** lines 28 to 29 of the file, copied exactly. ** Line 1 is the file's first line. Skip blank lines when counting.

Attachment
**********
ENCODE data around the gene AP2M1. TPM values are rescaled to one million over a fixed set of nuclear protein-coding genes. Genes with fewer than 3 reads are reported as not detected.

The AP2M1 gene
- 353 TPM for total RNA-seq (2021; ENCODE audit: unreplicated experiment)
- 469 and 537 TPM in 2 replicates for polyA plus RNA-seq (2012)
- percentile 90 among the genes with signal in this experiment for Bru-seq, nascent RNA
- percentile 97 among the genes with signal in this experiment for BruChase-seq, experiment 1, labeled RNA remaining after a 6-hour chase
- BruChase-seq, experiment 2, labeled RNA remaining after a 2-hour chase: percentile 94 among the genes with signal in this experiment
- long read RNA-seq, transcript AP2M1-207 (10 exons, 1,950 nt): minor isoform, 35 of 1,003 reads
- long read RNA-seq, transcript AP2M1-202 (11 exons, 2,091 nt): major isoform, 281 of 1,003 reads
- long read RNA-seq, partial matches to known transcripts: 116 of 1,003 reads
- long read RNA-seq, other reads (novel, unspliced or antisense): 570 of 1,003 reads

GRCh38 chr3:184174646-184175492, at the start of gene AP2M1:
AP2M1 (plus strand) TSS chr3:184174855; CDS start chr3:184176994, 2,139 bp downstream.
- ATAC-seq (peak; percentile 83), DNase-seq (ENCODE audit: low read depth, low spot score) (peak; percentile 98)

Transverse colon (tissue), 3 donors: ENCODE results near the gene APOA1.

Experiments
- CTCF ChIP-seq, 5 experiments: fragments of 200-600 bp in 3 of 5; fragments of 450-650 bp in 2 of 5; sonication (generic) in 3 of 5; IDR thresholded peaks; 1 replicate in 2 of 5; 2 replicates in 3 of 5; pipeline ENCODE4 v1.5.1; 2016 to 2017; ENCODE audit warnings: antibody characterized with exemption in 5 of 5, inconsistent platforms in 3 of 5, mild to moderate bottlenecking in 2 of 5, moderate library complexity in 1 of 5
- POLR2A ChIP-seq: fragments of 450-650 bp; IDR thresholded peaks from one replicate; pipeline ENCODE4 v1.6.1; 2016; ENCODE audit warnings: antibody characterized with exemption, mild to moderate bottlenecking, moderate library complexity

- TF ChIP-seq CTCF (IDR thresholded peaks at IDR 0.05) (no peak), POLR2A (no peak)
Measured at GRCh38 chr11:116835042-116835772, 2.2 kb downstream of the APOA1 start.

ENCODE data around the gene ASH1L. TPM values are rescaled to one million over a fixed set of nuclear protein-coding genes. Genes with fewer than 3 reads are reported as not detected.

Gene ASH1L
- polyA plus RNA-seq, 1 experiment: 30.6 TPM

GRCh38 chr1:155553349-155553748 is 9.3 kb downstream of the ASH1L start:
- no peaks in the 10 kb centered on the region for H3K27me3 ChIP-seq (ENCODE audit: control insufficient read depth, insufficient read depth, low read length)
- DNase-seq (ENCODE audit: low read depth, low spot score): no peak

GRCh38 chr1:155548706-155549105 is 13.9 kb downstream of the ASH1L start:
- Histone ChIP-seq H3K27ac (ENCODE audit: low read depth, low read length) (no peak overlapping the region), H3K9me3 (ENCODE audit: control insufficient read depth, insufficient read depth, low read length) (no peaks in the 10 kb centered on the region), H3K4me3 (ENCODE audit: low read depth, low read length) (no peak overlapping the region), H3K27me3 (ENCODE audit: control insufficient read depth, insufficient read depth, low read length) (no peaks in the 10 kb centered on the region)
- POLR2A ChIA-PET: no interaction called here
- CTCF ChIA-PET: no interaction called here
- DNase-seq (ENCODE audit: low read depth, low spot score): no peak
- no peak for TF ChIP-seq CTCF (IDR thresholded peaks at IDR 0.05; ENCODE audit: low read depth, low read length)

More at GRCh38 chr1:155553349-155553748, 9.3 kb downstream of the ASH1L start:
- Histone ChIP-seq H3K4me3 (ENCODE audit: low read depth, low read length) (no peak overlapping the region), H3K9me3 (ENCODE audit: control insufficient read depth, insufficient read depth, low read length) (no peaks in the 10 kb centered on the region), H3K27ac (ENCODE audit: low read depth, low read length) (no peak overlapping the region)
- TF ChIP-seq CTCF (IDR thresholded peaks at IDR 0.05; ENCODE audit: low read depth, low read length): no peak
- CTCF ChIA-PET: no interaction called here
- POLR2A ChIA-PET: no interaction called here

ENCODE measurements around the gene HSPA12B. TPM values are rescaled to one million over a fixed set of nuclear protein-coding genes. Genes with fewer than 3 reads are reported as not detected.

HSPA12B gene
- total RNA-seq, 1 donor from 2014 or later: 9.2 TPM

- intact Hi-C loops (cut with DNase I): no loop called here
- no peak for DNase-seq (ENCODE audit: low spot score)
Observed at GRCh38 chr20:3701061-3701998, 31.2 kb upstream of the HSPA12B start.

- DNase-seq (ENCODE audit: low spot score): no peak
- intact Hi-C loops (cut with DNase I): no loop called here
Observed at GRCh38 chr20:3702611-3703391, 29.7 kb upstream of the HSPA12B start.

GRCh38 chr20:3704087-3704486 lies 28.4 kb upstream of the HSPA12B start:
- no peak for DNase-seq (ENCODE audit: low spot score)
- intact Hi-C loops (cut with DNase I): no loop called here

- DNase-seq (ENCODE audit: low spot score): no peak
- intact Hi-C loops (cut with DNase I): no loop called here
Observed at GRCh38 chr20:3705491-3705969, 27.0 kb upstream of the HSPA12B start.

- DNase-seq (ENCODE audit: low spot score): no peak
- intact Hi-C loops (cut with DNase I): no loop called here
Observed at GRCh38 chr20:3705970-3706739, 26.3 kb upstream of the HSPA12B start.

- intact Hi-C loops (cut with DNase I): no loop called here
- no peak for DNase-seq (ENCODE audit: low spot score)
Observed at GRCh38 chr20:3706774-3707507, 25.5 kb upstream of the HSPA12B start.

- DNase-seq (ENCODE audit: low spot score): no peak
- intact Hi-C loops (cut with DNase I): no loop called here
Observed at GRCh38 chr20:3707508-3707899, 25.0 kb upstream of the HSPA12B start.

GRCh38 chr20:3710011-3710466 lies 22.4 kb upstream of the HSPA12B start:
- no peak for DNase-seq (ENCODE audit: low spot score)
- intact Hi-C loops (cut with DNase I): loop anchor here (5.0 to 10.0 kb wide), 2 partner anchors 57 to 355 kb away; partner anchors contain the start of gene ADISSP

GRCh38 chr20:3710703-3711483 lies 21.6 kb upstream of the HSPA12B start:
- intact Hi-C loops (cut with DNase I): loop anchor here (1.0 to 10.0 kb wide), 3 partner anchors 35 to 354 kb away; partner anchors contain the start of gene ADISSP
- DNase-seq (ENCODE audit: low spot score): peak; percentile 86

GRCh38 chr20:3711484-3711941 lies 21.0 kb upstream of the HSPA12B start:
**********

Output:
- Histone ChIP-seq H3K27ac (ENCODE audit: low read depth, low read length) (no peak overlapping the region), H3K9me3 (ENCODE audit: control insufficient read depth, insufficient read depth, low read length) (no peaks in the 10 kb centered on the region), H3K4me3 (ENCODE audit: low read depth, low read length) (no peak overlapping the region), H3K27me3 (ENCODE audit: control insufficient read depth, insufficient read depth, low read length) (no peaks in the 10 kb centered on the region)
- POLR2A ChIA-PET: no interaction called here